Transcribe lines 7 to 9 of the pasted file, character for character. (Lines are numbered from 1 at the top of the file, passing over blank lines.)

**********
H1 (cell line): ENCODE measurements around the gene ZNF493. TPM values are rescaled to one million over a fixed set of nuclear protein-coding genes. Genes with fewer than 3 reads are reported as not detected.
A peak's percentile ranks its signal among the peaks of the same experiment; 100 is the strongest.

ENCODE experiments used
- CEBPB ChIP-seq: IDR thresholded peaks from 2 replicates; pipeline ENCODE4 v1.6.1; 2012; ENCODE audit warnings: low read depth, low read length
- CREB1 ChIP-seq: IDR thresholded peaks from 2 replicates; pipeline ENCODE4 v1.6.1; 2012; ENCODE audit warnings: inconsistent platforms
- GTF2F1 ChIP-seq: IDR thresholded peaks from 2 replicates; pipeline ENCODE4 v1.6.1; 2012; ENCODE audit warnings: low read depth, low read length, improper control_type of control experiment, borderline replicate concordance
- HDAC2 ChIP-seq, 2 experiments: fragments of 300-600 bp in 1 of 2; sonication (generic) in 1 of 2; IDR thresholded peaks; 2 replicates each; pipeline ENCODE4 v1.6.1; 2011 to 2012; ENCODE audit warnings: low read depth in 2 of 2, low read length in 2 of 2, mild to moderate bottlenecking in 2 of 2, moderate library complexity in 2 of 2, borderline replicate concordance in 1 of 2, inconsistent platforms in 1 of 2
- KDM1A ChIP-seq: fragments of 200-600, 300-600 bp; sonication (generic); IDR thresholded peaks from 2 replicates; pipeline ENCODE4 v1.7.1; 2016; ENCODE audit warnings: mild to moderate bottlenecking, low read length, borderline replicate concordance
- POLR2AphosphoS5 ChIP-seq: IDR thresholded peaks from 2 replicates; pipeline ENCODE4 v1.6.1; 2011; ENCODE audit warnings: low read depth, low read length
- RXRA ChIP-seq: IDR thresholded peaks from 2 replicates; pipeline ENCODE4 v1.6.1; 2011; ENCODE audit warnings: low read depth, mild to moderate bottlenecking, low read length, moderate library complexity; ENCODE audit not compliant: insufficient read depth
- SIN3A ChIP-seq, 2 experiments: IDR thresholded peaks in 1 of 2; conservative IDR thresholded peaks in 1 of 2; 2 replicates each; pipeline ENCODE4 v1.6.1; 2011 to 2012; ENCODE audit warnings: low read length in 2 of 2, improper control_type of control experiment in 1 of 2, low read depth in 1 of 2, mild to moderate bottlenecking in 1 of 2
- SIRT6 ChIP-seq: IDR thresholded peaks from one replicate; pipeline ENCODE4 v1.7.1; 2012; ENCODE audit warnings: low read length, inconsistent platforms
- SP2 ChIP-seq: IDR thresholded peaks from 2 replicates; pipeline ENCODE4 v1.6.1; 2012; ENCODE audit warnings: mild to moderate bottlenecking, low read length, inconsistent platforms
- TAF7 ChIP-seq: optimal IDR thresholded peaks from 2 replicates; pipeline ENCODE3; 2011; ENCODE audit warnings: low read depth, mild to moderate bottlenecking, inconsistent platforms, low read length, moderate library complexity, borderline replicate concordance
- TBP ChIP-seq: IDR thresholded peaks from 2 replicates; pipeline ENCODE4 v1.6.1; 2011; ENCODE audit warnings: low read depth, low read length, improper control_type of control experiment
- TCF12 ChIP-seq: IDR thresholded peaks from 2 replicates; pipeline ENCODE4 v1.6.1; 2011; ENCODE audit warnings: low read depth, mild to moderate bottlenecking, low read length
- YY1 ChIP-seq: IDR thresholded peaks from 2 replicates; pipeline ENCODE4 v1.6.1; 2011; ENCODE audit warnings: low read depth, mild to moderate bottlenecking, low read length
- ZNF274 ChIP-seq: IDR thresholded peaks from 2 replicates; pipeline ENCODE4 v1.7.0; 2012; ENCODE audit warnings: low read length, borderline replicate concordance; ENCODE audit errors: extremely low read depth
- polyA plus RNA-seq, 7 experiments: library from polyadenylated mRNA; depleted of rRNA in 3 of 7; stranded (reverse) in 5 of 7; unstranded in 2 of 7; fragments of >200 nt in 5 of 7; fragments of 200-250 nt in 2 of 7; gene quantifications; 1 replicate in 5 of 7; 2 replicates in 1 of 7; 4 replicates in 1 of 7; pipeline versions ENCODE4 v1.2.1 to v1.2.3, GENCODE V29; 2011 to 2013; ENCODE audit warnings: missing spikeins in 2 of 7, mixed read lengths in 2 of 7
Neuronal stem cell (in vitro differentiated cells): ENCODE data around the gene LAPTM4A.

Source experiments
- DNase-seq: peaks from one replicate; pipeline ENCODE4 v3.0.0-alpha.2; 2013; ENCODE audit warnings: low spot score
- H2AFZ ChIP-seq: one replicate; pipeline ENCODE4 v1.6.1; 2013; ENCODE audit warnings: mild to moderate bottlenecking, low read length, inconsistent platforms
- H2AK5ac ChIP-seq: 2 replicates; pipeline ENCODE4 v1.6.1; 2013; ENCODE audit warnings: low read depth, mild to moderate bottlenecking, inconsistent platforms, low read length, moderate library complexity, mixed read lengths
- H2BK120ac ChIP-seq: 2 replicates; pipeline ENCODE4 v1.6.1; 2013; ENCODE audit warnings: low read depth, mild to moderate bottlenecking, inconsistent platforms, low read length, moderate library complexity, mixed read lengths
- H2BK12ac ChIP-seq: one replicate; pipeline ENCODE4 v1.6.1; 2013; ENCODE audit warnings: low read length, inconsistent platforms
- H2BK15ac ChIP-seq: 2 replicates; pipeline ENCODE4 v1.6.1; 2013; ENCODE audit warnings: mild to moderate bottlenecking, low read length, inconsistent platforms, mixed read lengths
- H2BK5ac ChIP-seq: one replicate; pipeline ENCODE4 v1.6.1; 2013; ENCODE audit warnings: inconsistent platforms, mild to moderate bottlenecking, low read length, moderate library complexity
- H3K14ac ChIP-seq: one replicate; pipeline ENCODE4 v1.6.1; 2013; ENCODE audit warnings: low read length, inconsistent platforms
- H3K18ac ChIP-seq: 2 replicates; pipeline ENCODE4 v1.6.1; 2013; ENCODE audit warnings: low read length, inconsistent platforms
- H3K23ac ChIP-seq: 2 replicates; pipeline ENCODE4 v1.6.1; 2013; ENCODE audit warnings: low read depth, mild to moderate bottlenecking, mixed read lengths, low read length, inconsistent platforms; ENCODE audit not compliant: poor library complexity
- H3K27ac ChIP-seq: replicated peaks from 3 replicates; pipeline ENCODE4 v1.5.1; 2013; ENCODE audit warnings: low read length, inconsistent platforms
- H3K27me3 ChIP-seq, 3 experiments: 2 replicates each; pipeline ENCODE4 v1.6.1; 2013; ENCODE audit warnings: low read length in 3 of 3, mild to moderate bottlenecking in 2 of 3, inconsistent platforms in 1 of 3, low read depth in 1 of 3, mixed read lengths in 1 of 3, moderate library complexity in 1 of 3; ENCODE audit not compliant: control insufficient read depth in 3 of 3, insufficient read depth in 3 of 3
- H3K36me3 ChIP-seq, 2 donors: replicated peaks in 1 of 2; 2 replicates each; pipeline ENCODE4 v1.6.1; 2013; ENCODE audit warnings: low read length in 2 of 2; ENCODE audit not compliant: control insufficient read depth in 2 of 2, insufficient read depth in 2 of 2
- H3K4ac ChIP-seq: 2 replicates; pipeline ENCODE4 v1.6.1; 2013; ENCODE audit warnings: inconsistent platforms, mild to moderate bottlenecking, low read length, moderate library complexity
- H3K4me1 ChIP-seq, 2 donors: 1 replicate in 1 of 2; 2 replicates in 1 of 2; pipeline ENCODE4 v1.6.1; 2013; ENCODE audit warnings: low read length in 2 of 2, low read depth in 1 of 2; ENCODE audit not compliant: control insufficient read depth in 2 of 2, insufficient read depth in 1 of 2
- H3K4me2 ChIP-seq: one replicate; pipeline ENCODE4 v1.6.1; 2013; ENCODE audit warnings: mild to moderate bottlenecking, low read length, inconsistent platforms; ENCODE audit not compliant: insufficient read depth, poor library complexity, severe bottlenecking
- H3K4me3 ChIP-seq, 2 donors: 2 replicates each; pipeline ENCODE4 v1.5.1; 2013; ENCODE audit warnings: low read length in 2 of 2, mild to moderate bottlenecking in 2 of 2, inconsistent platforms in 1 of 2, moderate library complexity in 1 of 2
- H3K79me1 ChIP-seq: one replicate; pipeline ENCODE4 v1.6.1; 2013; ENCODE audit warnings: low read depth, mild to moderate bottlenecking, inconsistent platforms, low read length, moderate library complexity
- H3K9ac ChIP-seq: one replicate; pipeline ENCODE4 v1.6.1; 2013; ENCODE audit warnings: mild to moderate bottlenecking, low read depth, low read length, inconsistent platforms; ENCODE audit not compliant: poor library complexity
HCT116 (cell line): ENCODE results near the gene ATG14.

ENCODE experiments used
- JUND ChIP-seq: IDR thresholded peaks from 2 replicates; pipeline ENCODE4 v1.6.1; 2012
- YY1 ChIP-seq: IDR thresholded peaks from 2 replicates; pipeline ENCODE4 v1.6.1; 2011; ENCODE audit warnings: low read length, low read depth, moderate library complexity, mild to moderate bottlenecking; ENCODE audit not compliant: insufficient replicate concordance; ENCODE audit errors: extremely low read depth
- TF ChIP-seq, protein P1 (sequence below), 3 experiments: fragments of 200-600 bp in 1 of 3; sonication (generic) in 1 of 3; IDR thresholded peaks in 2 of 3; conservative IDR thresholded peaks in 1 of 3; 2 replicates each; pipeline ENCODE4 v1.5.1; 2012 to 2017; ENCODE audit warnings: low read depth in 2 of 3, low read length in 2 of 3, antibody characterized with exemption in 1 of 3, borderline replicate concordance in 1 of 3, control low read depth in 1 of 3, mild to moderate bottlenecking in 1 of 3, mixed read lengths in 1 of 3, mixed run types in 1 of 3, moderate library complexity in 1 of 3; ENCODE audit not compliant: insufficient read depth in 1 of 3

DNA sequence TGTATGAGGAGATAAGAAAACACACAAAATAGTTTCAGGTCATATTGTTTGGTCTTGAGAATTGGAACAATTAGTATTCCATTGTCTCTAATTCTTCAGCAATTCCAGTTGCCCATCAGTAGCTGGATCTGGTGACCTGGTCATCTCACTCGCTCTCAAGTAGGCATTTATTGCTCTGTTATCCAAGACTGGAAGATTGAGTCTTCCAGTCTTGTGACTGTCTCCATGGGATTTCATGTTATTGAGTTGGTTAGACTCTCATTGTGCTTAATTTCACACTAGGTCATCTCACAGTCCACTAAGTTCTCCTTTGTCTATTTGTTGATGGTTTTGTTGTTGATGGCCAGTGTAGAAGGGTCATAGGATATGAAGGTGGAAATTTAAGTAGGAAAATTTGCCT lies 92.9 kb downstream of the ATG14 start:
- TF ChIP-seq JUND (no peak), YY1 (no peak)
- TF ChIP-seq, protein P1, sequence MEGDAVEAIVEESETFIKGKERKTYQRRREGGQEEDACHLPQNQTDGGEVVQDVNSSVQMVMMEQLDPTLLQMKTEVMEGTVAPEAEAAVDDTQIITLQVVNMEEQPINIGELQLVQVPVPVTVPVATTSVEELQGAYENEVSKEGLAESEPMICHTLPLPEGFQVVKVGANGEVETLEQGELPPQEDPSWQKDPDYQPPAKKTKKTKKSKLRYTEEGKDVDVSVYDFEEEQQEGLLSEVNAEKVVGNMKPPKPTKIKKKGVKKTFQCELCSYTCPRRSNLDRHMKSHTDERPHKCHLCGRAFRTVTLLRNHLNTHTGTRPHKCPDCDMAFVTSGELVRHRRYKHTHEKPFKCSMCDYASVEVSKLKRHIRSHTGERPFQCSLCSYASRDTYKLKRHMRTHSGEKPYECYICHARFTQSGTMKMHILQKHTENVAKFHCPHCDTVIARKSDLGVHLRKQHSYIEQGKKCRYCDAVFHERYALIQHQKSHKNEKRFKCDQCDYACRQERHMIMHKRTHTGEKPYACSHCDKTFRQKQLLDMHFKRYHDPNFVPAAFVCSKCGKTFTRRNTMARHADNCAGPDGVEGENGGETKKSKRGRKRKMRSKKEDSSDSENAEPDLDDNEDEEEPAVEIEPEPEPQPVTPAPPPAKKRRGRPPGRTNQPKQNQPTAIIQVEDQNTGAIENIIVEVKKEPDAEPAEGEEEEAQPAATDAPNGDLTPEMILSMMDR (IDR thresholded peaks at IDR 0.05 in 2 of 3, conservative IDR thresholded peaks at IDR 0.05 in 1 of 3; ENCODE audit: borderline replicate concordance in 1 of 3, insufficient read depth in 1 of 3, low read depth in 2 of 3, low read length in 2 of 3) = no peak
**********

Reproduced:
- HDAC2 ChIP-seq, 2 experiments: fragments of 300-600 bp in 1 of 2; sonication (generic) in 1 of 2; IDR thresholded peaks; 2 replicates each; pipeline ENCODE4 v1.6.1; 2011 to 2012; ENCODE audit warnings: low read depth in 2 of 2, low read length in 2 of 2, mild to moderate bottlenecking in 2 of 2, moderate library complexity in 2 of 2, borderline replicate concordance in 1 of 2, inconsistent platforms in 1 of 2
- KDM1A ChIP-seq: fragments of 200-600, 300-600 bp; sonication (generic); IDR thresholded peaks from 2 replicates; pipeline ENCODE4 v1.7.1; 2016; ENCODE audit warnings: mild to moderate bottlenecking, low read length, borderline replicate concordance
- POLR2AphosphoS5 ChIP-seq: IDR thresholded peaks from 2 replicates; pipeline ENCODE4 v1.6.1; 2011; ENCODE audit warnings: low read depth, low read length